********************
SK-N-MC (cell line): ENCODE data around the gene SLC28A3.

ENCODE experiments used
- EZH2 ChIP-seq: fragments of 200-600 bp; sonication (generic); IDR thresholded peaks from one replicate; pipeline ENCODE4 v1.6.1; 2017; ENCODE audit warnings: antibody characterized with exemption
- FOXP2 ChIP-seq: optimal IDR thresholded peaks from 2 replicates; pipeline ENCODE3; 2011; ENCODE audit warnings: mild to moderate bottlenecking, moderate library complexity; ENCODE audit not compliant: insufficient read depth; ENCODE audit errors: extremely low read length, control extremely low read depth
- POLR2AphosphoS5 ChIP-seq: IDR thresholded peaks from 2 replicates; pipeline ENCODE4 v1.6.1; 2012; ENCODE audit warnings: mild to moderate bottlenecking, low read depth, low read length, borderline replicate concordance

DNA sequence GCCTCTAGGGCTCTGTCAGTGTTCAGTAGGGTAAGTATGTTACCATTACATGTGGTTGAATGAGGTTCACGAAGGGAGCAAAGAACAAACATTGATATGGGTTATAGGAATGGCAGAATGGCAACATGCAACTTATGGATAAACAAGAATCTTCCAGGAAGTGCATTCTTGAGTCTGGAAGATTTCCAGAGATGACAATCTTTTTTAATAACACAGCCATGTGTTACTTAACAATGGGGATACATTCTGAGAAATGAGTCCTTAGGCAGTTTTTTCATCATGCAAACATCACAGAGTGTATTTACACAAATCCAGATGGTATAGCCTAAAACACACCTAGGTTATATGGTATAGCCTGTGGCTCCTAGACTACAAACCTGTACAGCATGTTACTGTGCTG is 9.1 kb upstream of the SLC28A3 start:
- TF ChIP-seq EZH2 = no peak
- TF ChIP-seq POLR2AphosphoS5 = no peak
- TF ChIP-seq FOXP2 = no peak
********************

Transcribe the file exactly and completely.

SK-N-MC (cell line): ENCODE data around the gene SLC28A3.

ENCODE experiments used
- EZH2 ChIP-seq: fragments of 200-600 bp; sonication (generic); IDR thresholded peaks from one replicate; pipeline ENCODE4 v1.6.1; 2017; ENCODE audit warnings: antibody characterized with exemption
- FOXP2 ChIP-seq: optimal IDR thresholded peaks from 2 replicates; pipeline ENCODE3; 2011; ENCODE audit warnings: mild to moderate bottlenecking, moderate library complexity; ENCODE audit not compliant: insufficient read depth; ENCODE audit errors: extremely low read length, control extremely low read depth
- POLR2AphosphoS5 ChIP-seq: IDR thresholded peaks from 2 replicates; pipeline ENCODE4 v1.6.1; 2012; ENCODE audit warnings: mild to moderate bottlenecking, low read depth, low read length, borderline replicate concordance

DNA sequence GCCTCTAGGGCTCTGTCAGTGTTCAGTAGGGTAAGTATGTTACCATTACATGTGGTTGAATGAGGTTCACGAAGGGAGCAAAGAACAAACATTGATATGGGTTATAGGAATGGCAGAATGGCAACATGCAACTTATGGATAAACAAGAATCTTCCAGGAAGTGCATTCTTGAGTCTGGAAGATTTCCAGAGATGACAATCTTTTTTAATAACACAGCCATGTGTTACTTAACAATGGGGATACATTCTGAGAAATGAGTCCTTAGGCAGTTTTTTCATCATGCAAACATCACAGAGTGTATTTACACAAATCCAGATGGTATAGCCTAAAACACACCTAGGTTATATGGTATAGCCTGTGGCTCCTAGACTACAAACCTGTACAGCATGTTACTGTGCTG is 9.1 kb upstream of the SLC28A3 start:
- TF ChIP-seq EZH2 = no peak
- TF ChIP-seq POLR2AphosphoS5 = no peak
- TF ChIP-seq FOXP2 = no peak